It's just a couple of chancers with a half baked scheme built around ropey science handing out worthless 'certificates' (for a fee, I imagine)

Lie detectors? Please. It would have as much credibility if it was based on astrology and palm reading.

But I expect there will be no shortage of suckers willing to fork out good cash for a useless piece of paper.
Yup... You seem to imagine a lot ;)

And the lie detector is not the strongest in their armory...
But don't tell me you've never seen an interview with a rider asked about doping and wished that some device was attached so that the obvious lying could be detected... And again... It is not a sanction tool... It is the opposite of the ABP with the possibility of showing a high possibility of cleanliness..

And again.. The lie detector test is not the only premise... They would want numbers and profiles hardly ever seen in the clinic... Is that really a bad thing?
 
Jul 11, 2013
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Arguing this to be a money-scheme is ludicrous....

There's a million easier ways of making money than this...

The amount of time, and other difficulties this project endures one would be crazy to do it unless they have a real interest in a cleaner sport...

If they end up making money on this, I salute them....
 
mrhender said:
Yup... You seem to imagine a lot ;)

And the lie detector is not the strongest in their armory...
But don't tell me you've never seen an interview with a rider asked about doping and wished that some device was attached so that the obvious lying could be detected... And again... It is not a sanction tool... It is the opposite of the ABP with the possibility of showing a high possibility of cleanliness..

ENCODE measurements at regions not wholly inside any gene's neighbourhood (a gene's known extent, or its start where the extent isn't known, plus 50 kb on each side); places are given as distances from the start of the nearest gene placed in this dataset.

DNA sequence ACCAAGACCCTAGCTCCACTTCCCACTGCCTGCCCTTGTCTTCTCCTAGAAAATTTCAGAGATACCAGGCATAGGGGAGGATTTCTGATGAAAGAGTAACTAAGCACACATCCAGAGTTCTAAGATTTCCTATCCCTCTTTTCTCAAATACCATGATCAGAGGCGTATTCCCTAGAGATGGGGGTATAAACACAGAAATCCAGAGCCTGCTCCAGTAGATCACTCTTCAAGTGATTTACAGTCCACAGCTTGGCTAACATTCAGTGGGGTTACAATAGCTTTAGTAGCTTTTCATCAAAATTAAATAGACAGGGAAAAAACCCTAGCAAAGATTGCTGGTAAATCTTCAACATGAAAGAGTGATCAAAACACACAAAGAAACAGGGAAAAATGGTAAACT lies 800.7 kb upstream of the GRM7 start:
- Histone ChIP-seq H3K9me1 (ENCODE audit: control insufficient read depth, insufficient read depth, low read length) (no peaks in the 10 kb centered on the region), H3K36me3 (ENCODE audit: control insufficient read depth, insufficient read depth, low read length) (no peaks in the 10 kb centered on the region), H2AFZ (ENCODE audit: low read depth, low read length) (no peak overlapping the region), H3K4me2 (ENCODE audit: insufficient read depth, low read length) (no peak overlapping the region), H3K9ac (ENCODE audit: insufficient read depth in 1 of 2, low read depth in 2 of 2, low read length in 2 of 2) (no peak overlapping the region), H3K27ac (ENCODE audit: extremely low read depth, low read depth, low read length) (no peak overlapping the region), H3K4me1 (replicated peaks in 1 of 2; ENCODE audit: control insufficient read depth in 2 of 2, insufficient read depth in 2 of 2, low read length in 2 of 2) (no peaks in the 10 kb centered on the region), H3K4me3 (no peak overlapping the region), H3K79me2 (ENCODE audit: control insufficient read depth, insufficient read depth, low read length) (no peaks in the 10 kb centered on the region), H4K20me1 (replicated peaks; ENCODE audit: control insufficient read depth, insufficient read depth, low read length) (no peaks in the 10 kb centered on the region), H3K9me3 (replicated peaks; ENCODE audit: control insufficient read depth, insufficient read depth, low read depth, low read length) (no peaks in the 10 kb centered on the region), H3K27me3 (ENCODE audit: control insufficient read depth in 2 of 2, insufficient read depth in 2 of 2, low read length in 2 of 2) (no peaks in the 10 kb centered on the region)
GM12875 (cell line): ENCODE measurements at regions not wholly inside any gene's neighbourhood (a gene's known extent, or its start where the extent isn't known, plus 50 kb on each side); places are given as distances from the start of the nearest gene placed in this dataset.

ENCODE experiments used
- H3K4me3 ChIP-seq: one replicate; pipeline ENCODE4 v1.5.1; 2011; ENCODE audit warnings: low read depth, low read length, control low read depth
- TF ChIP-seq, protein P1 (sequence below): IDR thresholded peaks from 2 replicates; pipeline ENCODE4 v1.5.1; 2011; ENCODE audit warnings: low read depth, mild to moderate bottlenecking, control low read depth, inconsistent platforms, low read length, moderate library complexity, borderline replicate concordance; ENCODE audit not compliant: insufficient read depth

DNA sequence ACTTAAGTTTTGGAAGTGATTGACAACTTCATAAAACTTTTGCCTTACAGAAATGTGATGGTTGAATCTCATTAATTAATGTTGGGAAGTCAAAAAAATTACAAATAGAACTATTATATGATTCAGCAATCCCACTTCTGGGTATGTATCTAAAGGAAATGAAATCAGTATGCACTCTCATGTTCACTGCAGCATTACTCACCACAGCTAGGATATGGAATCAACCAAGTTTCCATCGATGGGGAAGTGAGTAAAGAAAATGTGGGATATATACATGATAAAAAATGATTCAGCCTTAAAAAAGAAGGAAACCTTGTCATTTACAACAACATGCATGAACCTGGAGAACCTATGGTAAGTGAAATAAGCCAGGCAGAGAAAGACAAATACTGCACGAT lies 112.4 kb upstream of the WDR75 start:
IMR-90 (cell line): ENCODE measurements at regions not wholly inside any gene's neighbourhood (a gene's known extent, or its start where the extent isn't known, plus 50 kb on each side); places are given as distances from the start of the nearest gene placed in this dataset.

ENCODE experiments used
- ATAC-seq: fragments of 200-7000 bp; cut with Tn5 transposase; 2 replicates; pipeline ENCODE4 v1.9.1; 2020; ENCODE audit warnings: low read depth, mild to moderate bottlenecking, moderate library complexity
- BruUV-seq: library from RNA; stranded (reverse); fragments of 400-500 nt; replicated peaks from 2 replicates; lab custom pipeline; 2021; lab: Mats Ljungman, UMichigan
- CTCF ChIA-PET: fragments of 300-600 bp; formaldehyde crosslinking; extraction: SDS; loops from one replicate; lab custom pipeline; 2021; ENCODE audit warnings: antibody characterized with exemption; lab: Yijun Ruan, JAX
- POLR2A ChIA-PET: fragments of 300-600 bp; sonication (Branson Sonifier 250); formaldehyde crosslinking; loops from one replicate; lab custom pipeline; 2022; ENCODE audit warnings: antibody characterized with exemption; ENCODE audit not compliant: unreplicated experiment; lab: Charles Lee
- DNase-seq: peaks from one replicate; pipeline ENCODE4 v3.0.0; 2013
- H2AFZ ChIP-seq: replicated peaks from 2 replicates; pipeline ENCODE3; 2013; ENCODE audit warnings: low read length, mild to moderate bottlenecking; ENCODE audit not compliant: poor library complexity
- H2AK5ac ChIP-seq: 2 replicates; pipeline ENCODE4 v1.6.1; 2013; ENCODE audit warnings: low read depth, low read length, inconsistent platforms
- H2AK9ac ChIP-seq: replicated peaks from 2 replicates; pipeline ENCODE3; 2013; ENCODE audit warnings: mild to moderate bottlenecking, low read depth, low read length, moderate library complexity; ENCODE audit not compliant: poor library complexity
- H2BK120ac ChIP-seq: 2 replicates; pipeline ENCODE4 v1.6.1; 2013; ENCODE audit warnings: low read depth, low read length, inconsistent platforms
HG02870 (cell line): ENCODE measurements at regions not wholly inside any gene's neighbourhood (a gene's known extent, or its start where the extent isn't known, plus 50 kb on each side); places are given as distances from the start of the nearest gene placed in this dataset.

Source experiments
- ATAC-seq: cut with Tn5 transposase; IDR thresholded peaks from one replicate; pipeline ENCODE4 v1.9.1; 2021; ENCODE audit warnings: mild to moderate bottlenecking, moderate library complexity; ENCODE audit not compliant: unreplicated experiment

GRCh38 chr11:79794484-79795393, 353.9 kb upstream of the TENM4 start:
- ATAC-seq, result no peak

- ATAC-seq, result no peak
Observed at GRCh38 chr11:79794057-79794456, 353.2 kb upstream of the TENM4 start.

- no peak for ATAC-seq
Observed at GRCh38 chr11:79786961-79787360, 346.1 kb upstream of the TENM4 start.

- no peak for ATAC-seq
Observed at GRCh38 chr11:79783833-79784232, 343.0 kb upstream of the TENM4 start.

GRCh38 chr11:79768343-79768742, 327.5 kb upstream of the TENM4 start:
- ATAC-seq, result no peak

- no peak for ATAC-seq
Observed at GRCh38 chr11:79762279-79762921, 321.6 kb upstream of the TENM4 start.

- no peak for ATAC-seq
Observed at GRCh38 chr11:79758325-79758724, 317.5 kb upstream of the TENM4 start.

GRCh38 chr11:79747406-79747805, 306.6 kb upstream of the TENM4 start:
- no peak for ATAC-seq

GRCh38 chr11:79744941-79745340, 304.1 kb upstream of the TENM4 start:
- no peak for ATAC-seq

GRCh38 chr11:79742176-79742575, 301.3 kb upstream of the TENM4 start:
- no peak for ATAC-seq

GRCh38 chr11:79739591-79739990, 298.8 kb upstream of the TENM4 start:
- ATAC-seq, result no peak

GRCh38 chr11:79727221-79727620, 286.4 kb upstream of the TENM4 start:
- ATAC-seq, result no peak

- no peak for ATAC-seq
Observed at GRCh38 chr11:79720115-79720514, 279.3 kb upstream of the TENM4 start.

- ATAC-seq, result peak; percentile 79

And again.. The lie detector test is not the only premise... They would want numbers and profiles hardly ever seen in the clinic... Is that really a bad thing?
First of all lie detectors are a load of baloney. The person selling the lie detector only claims 85% accuracy - which will be their own tests in lab conditions, so a lot less in reality.

Then they want numbers and profiles - which will be examined by self-appointed 'experts' - and they can't tell you if someone is clean or dirty anyway.

And here's the test. If a cyclist who you think is doping gets one of these certificates, will you then believe the rider is clean? Or will you discredit the test to maintain your opinion?

And as for the fee. The website says "The initial cost to each person taking the Clean Protocol is set at 100CHF per year". Nice little earner for an online test and a certificate. And that's just the initial cost.